flame-haired Emily Beth Brockway journeyed all the way up from North
Carolina to make a perfect visual and vocal fit in this role.
Brigadoon’s expansive book means that the musical treasures
can be shared generously, even with characters who aren’t terribly well
developed dramatically. Striking among these are Fiona’s adorable
blonde dancing sister, Jean MacLaren (Crystal Gramkee), and her
sportive intended, Charlie Dalrymple (Brendon North). Charlie’s big
production number, “I’ll Go Home With Bonnie Jean,” employs the
distinctive “Scotch snap” (a short note on a beat, followed by a longer
one until the next note) and feels like a folk song. Cynthia Halpin’s
heart-pounding choreography with the ensemble marks an emotional
highlight of the entire show. Charlie’s second solo, “Come to Me, Bend
to Me,” so admired by Andrew Lloyd Webber, evokes the Scottish art
songs of Robert Burns and his contemporaries.
Given that Alan Jay Lerner’s book stresses moral choice, the female comic in Brigadoon is condemned to frustration. Unlike her probable model, Ado Annie in Oklahoma!, Meg
Brockie (Caitlin Sams), the strumpet-soubrette, cannot get her man,
winning as she is with the audience. Jeff resists her luscious
temptations. So Sams’ Meg, who sings with the heaviest Scottish accent,
comes to us in solos, “The Love of My Life” and “My Mother’s Wedding
Day.” While these are not the numbers from the show most people
remember, Sams’ saucy persona turns them both into winners.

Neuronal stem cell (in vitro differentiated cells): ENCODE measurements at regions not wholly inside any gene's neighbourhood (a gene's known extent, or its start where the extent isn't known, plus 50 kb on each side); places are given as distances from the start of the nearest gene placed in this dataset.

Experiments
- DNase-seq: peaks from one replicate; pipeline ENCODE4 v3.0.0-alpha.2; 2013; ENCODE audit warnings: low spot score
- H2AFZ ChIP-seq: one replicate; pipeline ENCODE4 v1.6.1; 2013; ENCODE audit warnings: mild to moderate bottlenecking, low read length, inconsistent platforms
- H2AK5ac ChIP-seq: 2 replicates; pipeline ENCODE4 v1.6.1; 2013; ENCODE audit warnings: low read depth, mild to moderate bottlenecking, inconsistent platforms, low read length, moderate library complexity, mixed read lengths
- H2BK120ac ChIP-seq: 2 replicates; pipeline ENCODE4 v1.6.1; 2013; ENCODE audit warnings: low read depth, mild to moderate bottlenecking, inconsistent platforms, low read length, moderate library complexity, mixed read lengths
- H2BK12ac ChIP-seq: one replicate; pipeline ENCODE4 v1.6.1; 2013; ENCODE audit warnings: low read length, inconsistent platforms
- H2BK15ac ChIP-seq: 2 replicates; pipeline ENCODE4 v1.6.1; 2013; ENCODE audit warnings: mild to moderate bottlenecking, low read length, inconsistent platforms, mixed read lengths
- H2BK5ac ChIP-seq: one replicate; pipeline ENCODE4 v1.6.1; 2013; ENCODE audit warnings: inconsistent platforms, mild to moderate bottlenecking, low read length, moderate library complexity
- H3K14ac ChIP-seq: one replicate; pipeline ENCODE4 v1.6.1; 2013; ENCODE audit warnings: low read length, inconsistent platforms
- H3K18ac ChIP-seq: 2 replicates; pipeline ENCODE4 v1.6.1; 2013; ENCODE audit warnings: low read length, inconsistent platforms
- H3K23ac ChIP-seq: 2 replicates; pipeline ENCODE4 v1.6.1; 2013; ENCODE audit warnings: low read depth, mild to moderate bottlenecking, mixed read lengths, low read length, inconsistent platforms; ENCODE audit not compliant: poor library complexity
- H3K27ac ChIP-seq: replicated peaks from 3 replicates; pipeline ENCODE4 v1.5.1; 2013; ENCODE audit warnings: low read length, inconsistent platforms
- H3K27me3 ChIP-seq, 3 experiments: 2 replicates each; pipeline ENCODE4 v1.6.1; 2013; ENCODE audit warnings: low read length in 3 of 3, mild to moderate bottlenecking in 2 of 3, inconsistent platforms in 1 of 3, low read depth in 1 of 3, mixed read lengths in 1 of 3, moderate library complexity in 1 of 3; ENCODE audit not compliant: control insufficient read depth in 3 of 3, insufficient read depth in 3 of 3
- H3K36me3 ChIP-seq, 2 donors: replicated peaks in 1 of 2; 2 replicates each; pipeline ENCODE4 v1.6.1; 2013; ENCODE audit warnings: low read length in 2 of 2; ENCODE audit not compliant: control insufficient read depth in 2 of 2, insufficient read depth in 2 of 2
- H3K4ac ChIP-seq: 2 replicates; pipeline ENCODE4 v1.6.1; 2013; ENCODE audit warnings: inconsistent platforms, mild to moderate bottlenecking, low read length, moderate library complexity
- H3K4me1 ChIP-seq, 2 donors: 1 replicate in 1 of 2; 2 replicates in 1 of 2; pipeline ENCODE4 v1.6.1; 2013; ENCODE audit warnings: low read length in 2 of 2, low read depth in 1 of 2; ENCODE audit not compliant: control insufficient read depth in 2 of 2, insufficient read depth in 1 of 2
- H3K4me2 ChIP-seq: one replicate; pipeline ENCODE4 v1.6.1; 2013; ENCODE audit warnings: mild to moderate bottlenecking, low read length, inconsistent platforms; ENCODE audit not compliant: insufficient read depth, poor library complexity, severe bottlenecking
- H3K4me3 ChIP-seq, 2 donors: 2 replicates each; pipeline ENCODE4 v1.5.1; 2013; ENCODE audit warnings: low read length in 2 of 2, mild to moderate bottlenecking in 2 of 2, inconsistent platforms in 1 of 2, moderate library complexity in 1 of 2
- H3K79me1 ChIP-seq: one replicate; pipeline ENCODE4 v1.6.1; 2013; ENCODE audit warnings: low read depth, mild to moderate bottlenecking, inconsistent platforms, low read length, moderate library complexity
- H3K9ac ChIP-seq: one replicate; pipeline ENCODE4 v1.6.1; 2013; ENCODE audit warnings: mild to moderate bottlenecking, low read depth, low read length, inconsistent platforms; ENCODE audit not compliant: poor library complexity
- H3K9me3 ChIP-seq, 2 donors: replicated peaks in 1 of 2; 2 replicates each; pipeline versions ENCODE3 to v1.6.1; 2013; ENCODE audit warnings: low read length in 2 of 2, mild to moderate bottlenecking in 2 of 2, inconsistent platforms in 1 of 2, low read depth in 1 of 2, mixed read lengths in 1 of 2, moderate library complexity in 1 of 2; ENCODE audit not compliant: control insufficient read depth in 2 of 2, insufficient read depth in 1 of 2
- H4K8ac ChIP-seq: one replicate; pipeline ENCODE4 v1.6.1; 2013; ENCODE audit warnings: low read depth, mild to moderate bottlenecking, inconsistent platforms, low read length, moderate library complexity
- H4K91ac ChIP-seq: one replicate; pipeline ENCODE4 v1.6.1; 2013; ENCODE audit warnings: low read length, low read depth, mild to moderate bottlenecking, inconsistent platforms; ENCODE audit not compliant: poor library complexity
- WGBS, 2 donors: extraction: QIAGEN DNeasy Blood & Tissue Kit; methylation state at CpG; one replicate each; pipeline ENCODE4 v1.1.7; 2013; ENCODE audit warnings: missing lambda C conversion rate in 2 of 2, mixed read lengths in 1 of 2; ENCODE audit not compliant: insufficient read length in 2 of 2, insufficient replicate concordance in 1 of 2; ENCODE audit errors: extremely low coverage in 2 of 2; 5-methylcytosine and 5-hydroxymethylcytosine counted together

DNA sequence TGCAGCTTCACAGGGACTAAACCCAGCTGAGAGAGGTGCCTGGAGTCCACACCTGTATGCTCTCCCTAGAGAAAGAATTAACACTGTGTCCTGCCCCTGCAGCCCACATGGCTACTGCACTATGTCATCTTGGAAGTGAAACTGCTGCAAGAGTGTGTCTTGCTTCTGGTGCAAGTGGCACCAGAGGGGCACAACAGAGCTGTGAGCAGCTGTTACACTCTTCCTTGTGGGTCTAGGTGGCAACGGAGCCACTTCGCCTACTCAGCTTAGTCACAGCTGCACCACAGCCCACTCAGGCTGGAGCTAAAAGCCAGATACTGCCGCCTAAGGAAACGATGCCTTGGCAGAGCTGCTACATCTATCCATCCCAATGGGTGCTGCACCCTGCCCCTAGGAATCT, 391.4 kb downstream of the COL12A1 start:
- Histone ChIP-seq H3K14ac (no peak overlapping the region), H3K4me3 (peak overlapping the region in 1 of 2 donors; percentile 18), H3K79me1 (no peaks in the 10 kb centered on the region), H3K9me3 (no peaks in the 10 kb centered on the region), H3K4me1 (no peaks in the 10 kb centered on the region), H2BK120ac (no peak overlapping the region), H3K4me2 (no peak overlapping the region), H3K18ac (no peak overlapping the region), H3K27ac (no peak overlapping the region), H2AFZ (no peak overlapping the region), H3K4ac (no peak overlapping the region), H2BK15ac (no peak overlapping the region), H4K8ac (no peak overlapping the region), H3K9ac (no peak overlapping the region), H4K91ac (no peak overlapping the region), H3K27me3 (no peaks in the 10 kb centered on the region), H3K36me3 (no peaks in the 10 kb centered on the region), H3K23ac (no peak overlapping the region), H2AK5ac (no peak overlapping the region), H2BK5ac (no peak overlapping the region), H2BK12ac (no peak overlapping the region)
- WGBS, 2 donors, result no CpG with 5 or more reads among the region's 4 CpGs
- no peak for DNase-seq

For the non-musical role of Mr. Lundie, the local schoolteacher who
has to explain the cockamamie story of how the village of Brigadoon
became a time-traveling miracle, director Bumgardner lured Cortland
Repertory’s board member Kim Hubbard. Born in Cortland, Hubbard has
extensive national credits as a performer and author but is fondly
remembered locally for the title role (with much darker hair) in Glenn
Allen Smith’s Chester and Grace (1991). That sellout world premiere dealt with the American Tragedy murder
case, part of which took place in the CRT Pavilion in Little York. Here
he must summon up all available gravity to make Lundie’s story weighty
rather than whimsical.
Notable in smaller roles are scowling Sean Patrick Gibbons as Harry
Beaton, the disappointed lover who wants out of the miraculous bargain.
Kind of a blue-eyed Rufus Sewell, Gibbons also leads the sword dance.
Kaitlyn Frotten as Maggie Anderson brings a suddenly poignant change of
tone in the funeral dance.
Even though there are few trees in the Scottish Highlands, Jason
Lajka’s wonderfully useful set allows for places to hide and to escape
in a small space. Costumer Jimmy Johansmeyer paints the stage with
color, careful to respect contrasting tartans for different families.
And in the pit Markus Hauck leads seven players through floor-thumping
dances and lush orchestration. He briefly allows clarinetist Devon
Lepore to leave the ensemble and skirl the bagpipes at the funeral.
This production runs through Aug. 14. See Times Table for information.